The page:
The federal Civil Rights Act bans discrimination in employment on the basis of religion, but it does more than that: Under the law, a company must accommodate the religious practices of workers unless doing so imposes an undue hardship on the conduct of its business. This week, the Supreme Court heard a case that could significantly strengthen that protection.
In 2008, 17-year-old Samantha Elauf applied for a job at an Abercrombie & Fitch outlet in Tulsa. She was rejected after appearing at an interview wearing a modified black hijab that she regards as a “symbol of modesty in my Muslim faith.” The head covering was viewed as incompatible with the “classic East Coast collegiate” look the retailer seeks to impose on its employees.
On Wednesday, the Supreme Court was asked to right that wrong. In doing so, the court must make it clear to all employers that they need to explore with prospective employees whether they might find it difficult to comply with company policies — and how such conflicts might be resolved.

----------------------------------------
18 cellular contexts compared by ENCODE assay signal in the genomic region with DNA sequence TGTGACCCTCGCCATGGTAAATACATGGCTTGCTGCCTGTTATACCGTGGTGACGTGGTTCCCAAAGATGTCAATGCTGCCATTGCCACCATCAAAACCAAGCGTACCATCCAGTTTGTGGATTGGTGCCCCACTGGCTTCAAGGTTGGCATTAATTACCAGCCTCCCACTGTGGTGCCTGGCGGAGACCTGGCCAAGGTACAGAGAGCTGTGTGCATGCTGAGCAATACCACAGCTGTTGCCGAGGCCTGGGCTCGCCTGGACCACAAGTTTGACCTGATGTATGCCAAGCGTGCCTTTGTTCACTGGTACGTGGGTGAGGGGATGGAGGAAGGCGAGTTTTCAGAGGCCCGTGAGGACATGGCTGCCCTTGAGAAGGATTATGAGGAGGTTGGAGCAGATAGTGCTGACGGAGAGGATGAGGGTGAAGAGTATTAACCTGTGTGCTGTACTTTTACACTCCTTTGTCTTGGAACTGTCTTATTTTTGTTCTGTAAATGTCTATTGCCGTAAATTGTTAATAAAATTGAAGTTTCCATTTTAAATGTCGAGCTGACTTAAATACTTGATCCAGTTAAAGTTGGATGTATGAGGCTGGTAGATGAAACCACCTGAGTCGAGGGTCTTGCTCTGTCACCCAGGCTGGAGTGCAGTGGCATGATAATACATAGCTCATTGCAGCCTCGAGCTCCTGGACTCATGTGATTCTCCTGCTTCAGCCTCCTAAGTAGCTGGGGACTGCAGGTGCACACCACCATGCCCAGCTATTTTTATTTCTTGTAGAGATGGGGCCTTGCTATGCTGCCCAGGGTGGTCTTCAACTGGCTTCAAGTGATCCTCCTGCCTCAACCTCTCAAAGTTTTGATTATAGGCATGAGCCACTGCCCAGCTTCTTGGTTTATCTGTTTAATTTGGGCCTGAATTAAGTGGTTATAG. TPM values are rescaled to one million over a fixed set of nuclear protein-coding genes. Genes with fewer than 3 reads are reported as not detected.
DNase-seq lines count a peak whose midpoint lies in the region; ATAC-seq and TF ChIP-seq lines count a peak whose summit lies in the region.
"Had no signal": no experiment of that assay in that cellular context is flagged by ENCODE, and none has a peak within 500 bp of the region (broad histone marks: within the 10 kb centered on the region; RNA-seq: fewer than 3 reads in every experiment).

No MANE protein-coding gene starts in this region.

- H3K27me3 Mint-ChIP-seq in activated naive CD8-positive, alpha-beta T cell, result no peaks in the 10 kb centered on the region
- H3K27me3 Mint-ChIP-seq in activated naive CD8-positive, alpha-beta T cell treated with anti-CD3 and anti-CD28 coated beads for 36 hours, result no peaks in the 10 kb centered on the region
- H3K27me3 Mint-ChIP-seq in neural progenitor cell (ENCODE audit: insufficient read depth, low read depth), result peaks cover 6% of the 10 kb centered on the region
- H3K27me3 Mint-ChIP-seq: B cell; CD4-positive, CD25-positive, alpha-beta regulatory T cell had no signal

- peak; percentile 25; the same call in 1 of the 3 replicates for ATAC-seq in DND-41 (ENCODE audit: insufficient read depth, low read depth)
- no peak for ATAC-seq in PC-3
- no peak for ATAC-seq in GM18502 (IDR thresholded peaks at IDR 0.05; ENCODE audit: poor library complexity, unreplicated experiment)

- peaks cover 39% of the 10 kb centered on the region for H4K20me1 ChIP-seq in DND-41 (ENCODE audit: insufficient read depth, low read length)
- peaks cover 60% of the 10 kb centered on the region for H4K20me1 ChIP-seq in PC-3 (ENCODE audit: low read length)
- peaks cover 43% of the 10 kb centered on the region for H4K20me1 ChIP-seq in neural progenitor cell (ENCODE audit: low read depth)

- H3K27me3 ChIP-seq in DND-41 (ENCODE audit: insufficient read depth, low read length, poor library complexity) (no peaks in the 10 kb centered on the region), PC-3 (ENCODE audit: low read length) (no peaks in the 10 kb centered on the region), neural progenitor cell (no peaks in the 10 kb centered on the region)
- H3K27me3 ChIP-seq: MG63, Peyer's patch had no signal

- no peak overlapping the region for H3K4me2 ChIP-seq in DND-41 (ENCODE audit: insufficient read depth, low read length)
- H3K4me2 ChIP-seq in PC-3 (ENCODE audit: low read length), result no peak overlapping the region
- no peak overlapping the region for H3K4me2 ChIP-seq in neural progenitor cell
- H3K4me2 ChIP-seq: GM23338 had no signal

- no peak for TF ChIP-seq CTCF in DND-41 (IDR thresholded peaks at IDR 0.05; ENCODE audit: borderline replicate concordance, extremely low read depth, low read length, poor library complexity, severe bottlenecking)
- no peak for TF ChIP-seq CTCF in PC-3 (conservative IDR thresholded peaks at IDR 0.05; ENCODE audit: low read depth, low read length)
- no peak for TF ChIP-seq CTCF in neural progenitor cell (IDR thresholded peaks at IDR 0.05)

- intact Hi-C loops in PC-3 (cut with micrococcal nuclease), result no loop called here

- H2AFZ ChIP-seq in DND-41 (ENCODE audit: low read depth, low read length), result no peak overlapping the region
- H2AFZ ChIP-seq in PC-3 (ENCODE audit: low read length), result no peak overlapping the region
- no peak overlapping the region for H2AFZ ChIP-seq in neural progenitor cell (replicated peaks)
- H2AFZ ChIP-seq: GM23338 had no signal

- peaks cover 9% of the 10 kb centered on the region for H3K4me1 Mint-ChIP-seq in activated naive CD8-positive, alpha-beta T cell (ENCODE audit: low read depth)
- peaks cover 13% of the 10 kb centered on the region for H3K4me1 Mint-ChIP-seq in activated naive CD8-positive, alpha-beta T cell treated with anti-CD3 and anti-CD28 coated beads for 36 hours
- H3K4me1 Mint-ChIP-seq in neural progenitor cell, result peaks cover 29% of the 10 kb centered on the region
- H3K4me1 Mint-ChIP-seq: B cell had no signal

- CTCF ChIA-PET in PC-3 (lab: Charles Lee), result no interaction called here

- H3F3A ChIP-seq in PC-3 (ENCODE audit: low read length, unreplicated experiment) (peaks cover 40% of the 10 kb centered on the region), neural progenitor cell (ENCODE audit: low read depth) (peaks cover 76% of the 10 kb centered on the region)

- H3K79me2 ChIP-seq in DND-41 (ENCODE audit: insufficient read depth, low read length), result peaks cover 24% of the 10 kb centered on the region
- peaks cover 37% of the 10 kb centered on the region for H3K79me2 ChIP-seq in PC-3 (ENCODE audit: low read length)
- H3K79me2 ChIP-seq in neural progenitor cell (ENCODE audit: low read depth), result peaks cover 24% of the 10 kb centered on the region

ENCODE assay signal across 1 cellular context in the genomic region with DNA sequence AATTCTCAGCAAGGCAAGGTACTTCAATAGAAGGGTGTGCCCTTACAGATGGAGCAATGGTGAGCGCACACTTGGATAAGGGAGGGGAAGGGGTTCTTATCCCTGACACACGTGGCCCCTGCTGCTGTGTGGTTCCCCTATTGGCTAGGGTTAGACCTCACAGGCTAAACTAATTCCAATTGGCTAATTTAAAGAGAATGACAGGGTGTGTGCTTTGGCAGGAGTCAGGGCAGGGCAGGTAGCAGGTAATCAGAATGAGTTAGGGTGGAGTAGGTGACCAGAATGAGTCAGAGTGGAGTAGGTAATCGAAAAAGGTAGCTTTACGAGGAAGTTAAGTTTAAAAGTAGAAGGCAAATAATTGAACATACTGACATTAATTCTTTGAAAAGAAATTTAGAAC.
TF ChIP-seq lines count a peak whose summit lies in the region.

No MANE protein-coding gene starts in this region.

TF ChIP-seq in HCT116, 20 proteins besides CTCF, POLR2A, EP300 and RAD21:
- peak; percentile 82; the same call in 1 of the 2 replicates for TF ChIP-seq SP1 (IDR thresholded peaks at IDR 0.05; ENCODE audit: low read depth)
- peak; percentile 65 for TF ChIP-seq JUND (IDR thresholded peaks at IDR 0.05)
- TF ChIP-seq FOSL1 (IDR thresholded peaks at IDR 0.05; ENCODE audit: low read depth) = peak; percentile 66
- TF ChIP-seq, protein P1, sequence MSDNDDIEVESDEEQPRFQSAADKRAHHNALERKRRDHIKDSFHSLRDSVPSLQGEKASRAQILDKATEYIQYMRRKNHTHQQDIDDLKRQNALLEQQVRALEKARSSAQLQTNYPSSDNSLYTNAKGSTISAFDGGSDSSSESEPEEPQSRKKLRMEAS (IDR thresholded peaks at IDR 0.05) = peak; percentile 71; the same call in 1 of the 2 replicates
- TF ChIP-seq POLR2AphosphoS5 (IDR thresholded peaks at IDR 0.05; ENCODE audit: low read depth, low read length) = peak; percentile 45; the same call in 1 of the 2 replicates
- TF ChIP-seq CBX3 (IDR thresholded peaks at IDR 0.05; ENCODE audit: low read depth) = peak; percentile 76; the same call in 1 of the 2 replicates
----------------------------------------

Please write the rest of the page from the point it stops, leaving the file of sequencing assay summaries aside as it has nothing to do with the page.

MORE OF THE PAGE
Abercrombie & Fitch insists that it is willing to accommodate employees' religious preferences and in fact “has granted numerous religious accommodations when requested, including hijabs.” But its lawyer argued — and an appeals court agreed — that a job applicant must volunteer the information that there might be a conflict between company policy and her religion.
It isn't enough, according to the company, that an interviewer suspects that an applicant might need a religious accommodation. (The manager who interviewed Elauf testified that she assumed Elauf wore a scarf because she was a Muslim.) The employer must have “actual knowledge” of a religious conflict.
The lawyer for Abercrombie & Fitch told the court that placing the burden on the applicant to raise the issue of religion would avoid situations in which employers might “stereotype and intrusively probe applicants' religious beliefs.” It's understandable that an interviewer might not want to raise the issue. But, as Justice Elena Kagan observed, such an “awkward conversation” is preferable to a situation in which an applicant is denied a job, as Elauf was, merely because of her religion.
Both Congress and the Constitution have provided protection for religious freedom far beyond what is offered in many other societies. But it is the Supreme Court that has given practical content to those guarantees. A ruling for Samantha Elauf would be in that tradition.